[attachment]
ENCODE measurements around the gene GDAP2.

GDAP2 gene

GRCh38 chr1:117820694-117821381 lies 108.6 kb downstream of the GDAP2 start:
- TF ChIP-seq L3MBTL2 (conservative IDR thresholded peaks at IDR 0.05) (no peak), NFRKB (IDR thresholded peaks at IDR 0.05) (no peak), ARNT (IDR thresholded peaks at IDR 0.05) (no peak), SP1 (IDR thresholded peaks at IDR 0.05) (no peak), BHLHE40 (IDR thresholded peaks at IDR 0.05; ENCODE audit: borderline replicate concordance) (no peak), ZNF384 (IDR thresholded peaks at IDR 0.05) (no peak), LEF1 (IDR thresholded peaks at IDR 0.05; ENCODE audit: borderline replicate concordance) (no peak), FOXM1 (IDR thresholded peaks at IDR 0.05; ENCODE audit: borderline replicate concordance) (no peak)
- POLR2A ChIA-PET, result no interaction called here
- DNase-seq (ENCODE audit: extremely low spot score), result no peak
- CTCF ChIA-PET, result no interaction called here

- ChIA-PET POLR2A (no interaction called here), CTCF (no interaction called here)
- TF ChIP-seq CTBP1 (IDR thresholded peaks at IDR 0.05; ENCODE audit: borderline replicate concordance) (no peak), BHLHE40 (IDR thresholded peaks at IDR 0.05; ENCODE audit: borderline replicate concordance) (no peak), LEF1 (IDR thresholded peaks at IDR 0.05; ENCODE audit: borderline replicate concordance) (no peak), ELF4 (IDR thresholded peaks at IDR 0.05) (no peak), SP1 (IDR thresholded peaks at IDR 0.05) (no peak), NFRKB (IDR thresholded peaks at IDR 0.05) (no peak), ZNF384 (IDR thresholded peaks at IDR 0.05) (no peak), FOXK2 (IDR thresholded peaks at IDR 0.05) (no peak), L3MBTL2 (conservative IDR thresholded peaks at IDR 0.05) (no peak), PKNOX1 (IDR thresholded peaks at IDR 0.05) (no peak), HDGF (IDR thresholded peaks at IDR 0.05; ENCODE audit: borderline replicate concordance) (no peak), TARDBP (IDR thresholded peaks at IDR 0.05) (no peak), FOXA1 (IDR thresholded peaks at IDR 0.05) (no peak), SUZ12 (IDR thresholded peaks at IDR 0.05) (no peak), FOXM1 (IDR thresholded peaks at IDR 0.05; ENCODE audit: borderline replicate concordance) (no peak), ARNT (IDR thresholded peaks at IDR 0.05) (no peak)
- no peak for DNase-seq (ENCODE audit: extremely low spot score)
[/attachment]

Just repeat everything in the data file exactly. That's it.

ENCODE measurements around the gene GDAP2.

GDAP2 gene

GRCh38 chr1:117820694-117821381 lies 108.6 kb downstream of the GDAP2 start:
- TF ChIP-seq L3MBTL2 (conservative IDR thresholded peaks at IDR 0.05) (no peak), NFRKB (IDR thresholded peaks at IDR 0.05) (no peak), ARNT (IDR thresholded peaks at IDR 0.05) (no peak), SP1 (IDR thresholded peaks at IDR 0.05) (no peak), BHLHE40 (IDR thresholded peaks at IDR 0.05; ENCODE audit: borderline replicate concordance) (no peak), ZNF384 (IDR thresholded peaks at IDR 0.05) (no peak), LEF1 (IDR thresholded peaks at IDR 0.05; ENCODE audit: borderline replicate concordance) (no peak), FOXM1 (IDR thresholded peaks at IDR 0.05; ENCODE audit: borderline replicate concordance) (no peak)
- POLR2A ChIA-PET, result no interaction called here
- DNase-seq (ENCODE audit: extremely low spot score), result no peak
- CTCF ChIA-PET, result no interaction called here

- ChIA-PET POLR2A (no interaction called here), CTCF (no interaction called here)
- TF ChIP-seq CTBP1 (IDR thresholded peaks at IDR 0.05; ENCODE audit: borderline replicate concordance) (no peak), BHLHE40 (IDR thresholded peaks at IDR 0.05; ENCODE audit: borderline replicate concordance) (no peak), LEF1 (IDR thresholded peaks at IDR 0.05; ENCODE audit: borderline replicate concordance) (no peak), ELF4 (IDR thresholded peaks at IDR 0.05) (no peak), SP1 (IDR thresholded peaks at IDR 0.05) (no peak), NFRKB (IDR thresholded peaks at IDR 0.05) (no peak), ZNF384 (IDR thresholded peaks at IDR 0.05) (no peak), FOXK2 (IDR thresholded peaks at IDR 0.05) (no peak), L3MBTL2 (conservative IDR thresholded peaks at IDR 0.05) (no peak), PKNOX1 (IDR thresholded peaks at IDR 0.05) (no peak), HDGF (IDR thresholded peaks at IDR 0.05; ENCODE audit: borderline replicate concordance) (no peak), TARDBP (IDR thresholded peaks at IDR 0.05) (no peak), FOXA1 (IDR thresholded peaks at IDR 0.05) (no peak), SUZ12 (IDR thresholded peaks at IDR 0.05) (no peak), FOXM1 (IDR thresholded peaks at IDR 0.05; ENCODE audit: borderline replicate concordance) (no peak), ARNT (IDR thresholded peaks at IDR 0.05) (no peak)
- no peak for DNase-seq (ENCODE audit: extremely low spot score)